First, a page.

Wednesday, August 31, 2016

How Much Did That Artifact Bring?

By Miralee Ferrell

As a lover of many things historical, I tend to gravitate toward TV shows that portray old objects being unearthed, restored, or sold as found. Whether it be Pawn Stars, American Pickers, sunken treasure recovery shows, or something like Antiques Roadshow, I enjoy them all--even some of the Barrett Jackson auto auctions that often feature cars and trucks older than I am. Yep, they do exist. 

I've like episodes of Fixer Upper (home restoration) as I love seeing a person or couple choose a hundred-year-old house to purchase and have restored. There are many treasures hiding across America waiting to be found in someone's barn, attic, basement, or field, that often they don't even realize they possess. I thought it would be fun to share a few finds over the years that made news or gained attention on one of those shows.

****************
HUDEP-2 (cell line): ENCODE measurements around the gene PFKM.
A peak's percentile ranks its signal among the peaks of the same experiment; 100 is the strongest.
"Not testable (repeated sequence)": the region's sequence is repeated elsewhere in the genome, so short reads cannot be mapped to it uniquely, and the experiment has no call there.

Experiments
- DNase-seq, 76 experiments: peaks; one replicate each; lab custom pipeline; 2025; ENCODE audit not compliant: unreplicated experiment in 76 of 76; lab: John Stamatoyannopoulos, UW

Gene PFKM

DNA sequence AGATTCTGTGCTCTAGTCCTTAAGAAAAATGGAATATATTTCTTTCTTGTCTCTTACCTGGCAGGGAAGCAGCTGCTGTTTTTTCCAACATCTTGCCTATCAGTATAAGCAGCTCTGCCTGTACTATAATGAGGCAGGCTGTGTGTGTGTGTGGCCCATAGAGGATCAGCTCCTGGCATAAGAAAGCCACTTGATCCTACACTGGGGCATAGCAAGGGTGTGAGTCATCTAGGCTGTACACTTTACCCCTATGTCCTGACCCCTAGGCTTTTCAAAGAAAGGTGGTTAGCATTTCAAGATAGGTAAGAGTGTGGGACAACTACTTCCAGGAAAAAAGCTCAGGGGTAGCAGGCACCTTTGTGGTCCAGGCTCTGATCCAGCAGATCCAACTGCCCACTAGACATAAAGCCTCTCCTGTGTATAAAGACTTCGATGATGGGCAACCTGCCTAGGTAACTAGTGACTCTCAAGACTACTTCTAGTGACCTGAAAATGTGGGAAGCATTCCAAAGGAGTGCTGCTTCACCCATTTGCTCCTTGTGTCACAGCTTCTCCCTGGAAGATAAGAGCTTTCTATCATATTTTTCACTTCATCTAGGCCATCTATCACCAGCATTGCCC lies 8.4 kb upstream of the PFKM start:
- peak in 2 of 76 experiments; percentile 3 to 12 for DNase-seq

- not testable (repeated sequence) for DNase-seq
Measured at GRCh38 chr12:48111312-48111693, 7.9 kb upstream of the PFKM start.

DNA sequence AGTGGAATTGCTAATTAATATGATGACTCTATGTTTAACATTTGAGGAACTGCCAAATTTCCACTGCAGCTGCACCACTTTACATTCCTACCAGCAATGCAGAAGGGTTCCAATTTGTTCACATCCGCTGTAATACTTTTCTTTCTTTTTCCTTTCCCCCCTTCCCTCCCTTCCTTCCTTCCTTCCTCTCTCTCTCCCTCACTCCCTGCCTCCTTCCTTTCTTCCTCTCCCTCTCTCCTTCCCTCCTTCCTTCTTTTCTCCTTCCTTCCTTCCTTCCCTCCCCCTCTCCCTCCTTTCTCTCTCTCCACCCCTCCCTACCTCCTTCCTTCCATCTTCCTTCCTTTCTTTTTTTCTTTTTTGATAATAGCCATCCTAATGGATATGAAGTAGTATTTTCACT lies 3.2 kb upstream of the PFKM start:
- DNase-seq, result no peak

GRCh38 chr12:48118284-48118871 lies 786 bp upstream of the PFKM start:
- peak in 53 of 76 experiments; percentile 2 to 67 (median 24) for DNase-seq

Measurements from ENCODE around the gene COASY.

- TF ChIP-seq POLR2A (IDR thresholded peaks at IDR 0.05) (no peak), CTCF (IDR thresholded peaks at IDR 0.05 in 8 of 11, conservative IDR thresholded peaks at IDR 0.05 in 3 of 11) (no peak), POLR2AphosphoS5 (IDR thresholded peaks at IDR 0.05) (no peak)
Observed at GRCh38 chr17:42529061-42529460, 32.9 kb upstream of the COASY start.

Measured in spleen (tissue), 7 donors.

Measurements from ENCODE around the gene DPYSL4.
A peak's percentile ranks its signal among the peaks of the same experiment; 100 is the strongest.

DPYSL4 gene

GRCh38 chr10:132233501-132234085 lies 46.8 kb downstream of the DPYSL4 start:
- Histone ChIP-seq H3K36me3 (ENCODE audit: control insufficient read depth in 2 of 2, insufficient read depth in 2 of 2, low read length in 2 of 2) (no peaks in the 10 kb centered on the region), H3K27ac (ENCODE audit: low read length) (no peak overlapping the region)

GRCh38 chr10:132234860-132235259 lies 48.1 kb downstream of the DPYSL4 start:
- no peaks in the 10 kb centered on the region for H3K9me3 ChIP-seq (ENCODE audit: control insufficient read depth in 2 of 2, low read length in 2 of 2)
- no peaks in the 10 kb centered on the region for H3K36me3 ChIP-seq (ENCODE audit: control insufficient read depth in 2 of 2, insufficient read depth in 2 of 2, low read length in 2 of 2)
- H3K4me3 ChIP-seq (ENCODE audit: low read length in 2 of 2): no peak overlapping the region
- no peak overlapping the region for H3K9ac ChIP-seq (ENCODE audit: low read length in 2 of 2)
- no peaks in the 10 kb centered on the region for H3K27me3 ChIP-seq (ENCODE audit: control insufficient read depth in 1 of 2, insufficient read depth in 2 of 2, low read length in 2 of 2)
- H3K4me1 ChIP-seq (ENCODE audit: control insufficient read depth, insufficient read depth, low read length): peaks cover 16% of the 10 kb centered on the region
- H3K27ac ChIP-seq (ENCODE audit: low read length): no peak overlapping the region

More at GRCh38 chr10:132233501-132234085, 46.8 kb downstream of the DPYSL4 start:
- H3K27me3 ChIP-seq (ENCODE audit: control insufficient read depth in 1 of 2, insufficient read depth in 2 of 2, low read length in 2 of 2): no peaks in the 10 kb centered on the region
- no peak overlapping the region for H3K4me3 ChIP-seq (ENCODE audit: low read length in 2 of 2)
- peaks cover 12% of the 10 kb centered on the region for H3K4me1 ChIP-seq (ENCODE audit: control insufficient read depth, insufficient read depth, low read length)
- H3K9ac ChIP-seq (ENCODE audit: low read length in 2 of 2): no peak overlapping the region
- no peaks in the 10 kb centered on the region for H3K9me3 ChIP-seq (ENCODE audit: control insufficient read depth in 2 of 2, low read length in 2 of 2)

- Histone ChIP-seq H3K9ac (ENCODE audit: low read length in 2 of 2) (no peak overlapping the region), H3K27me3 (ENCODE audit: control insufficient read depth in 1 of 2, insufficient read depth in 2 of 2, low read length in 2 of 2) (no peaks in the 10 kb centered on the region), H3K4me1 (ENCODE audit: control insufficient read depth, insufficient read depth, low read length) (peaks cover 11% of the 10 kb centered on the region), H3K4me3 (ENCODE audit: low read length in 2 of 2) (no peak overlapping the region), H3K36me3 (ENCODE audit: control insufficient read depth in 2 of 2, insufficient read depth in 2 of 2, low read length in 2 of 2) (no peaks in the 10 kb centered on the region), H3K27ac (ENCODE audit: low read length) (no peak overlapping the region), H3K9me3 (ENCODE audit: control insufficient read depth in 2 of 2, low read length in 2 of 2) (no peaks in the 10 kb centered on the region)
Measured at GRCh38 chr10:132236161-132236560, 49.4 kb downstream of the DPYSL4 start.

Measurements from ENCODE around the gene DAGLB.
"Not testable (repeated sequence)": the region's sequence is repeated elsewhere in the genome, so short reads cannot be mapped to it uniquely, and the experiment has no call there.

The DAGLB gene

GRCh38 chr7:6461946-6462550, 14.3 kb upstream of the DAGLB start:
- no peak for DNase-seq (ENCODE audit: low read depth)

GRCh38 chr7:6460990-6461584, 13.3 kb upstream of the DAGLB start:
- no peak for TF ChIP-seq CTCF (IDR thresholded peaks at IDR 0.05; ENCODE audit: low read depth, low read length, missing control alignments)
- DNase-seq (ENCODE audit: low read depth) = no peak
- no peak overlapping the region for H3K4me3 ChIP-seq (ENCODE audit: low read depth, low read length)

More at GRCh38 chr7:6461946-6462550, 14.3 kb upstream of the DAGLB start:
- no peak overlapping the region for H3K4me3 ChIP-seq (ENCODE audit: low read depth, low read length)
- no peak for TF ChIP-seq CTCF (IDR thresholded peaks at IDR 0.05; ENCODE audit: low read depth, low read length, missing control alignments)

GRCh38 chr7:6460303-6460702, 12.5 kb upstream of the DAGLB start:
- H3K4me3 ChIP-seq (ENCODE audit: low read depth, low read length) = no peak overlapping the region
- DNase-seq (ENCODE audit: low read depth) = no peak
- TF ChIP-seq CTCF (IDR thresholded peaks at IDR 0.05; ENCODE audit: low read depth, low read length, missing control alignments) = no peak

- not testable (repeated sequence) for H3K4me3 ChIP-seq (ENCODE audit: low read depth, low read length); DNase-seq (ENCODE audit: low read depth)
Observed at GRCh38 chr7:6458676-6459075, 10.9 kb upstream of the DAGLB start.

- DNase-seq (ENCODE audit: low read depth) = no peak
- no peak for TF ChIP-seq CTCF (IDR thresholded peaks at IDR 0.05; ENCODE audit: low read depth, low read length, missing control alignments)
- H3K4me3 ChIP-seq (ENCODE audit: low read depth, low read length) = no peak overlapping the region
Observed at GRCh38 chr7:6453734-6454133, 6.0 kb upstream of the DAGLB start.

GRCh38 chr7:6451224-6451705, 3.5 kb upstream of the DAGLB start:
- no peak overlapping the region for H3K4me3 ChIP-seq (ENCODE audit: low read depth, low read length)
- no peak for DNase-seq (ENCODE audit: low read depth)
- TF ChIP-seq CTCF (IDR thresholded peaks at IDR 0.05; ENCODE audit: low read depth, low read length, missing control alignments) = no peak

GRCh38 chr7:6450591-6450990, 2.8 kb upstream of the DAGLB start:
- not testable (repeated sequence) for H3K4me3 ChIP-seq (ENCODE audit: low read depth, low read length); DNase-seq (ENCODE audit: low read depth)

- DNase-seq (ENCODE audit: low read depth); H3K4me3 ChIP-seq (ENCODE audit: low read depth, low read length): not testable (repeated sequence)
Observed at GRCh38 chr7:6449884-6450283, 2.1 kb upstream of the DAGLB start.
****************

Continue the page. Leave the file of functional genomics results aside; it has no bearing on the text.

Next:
In July 2011, on Antiques Roadshow a man from Oklahoma broke the Antiques Roadshow record with his collection of Chinese cups carved from rhinoceros horns. His collection dates back to the 18th century, and was appraised by Lark Mason for $1-$1.5 million at auction.
The episode aired in January 2012. Watch the appraisal here.

(my disclaimer--I do NOT approve of collecting or purchasing any form of ivory or rhino horns--I almost didn't share this due to that, but I was so shocked by the price, I decided to do so)

Napoleon’s Sword – $6.4 million

This sword is embellished with gold and saw action in battle in early 1880s.